Nurture Your BOOKS – A global, online, independent author and book promotion company based in Alberta Canada; it is owned and run by the company’s CEO and Founder, Bobbie Crawford-McCoy. Nurture Your BOOKS continues to rise above industry standards by offering clients contract-free support and professional author services at an affordable price. They provide their expertise and knowledge to a growing number of authors, both Independent and Traditional/Legacy Published, who require assistance with marketing, promoting and selling their books.
Nurture Your BOOKS – A refreshing change from what youre used to. http://nurtureyourbooks.com/website/
Santa Ana, California (PRWEB) December 12, 2012
In a factually fascinating case, one California Appellate Court has ruled that drug use, by itself, is not enough to take a child away from a parent within the context of a juvenile court proceeding, even when that drug use involves methamphetamine and marijuana.
The very recent appellate decision is called In re Destiny S., case number B239393. The California Court of Appeal, Second Appellate District in Los Angeles made the ruling.
Destinys mother told the L.A. Department of Child and Family Services (DCFS) that she uses marijuana weekly but denied methamphetamine use. The mother however tested positive for methamphetamine the same day she denied use. The mother also failed a random drug test, at which time DCFS took the child from the mother and placed her with the maternal grandmother. There werent any direct issues with Destinys care. The only issue was the drug use.
The L.A. Superior Court held that the childs mother was in denial of her drug habit and that Destiny was at risk of physical harm. The mother appealed the decision.
The California appellate court disagreed and held steadfast to its reasoning that, absent actual evidence of serious physical harm or illness, evidence of drug use was not enough.
Some may decry this ruling and point to the methamphetamine use as being serious enough to take the child away from the parent. No one disputes how dangerous methamphetamine is and its serious adverse effects on the body and mind. But, this is where the line between juvenile court cases and family law is drawn.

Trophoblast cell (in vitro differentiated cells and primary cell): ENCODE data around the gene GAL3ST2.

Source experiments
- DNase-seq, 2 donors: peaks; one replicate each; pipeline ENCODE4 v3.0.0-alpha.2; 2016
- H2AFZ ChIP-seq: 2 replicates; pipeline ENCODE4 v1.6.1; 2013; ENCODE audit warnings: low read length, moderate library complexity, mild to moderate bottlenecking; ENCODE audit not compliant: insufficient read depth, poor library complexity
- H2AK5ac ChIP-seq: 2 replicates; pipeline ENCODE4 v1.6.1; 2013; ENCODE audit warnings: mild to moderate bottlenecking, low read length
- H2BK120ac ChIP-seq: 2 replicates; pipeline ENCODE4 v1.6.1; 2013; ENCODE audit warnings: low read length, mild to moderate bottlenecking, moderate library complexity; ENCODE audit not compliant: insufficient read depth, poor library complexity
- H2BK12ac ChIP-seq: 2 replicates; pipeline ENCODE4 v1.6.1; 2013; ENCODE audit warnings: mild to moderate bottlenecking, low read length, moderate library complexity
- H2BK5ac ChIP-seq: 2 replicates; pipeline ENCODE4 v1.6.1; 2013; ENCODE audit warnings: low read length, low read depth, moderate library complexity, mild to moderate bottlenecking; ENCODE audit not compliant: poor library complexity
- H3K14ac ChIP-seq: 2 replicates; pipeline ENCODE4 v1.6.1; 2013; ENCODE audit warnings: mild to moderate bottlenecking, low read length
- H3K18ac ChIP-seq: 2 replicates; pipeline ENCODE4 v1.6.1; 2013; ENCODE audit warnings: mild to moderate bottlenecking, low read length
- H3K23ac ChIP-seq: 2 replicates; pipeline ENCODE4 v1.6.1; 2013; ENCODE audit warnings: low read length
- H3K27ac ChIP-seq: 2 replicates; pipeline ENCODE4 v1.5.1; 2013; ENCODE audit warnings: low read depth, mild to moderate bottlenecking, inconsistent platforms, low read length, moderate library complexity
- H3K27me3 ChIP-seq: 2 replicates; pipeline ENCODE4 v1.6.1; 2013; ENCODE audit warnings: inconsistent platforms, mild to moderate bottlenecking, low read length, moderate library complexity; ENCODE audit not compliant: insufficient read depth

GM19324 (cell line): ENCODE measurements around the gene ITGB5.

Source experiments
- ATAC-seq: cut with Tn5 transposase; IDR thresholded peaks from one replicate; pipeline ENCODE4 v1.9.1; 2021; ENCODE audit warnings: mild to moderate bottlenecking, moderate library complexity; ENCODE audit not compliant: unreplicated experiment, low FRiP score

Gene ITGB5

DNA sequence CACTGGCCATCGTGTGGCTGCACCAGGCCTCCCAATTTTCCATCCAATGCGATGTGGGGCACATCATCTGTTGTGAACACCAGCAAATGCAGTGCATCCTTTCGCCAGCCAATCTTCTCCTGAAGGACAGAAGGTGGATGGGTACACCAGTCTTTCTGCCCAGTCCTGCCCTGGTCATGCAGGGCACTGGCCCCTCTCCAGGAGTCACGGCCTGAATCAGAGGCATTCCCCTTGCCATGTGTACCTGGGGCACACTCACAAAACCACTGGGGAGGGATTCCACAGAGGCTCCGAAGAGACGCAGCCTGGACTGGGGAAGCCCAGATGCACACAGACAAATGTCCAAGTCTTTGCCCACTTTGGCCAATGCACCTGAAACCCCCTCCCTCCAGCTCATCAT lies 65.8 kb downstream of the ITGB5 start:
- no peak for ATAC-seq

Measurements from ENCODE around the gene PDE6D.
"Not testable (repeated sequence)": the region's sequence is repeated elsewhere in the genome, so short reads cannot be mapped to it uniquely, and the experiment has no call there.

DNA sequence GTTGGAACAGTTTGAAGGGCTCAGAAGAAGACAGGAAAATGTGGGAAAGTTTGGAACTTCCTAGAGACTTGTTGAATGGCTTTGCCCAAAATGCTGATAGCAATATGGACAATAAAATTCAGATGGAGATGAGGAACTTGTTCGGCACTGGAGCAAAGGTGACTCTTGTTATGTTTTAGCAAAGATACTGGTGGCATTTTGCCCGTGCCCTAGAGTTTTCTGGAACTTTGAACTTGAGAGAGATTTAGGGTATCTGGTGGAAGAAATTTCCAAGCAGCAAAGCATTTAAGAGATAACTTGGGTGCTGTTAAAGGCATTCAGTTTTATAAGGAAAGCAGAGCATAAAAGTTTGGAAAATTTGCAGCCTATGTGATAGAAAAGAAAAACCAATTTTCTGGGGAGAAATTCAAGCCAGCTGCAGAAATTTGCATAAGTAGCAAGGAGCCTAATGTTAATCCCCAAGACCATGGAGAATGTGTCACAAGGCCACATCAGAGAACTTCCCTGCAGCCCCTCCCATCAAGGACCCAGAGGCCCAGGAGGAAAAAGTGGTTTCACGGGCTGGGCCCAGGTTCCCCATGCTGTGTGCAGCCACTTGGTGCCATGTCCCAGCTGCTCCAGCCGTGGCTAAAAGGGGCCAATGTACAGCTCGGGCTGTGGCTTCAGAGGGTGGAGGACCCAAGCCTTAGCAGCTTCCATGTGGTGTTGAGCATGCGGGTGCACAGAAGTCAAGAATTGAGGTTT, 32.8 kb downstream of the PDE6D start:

Different standards in different courts. In family law, evidence of habitual or continued illegal use of controlled substances or even alcohol is sufficient for the court to protect the child. However, in a juvenile setting, serious risk of physical harm or illness is required. Thus, a parent who habitually uses methamphetamine can maintain custody in a juvenile case but potentially lose it if the other parent files a request, based on the same facts, in family court, Orange County divorce attorney, B. Robert Farzad explains.
Whether cases like In re Destiny S. and the reasoning behind the appellate decision could spill over into family law rulings remains to be seen. But Mr. Farzad doesnt think it will have an impact unless the legislature gets involved first.
Family law cases that involve drug or alcohol abuse are not uncommon. But since family law cases are private civil cases between spouses and there is no juvenile court involvement, it is less likely that juvenile decisions will impact family law. If the State wishes to make the laws related to drug use in family law cases less or more stringent, then the legislature will have to act.
It is unclear whether the In re Destiny S. case ever had a companion family law case. But there is some hopeful good news as Destinys mother tested negative for three consecutive months prior to the Superior Courts hearing.
About B. Robert Farzad: Mr. Farzad is a divorce attorney in Orange County, California. He is a partner at the law firm of Farzad & Mazarei which is located in Santa Ana, California. The three lawyer law firm represents divorce and family law clients in Orange and Los Angeles Counties.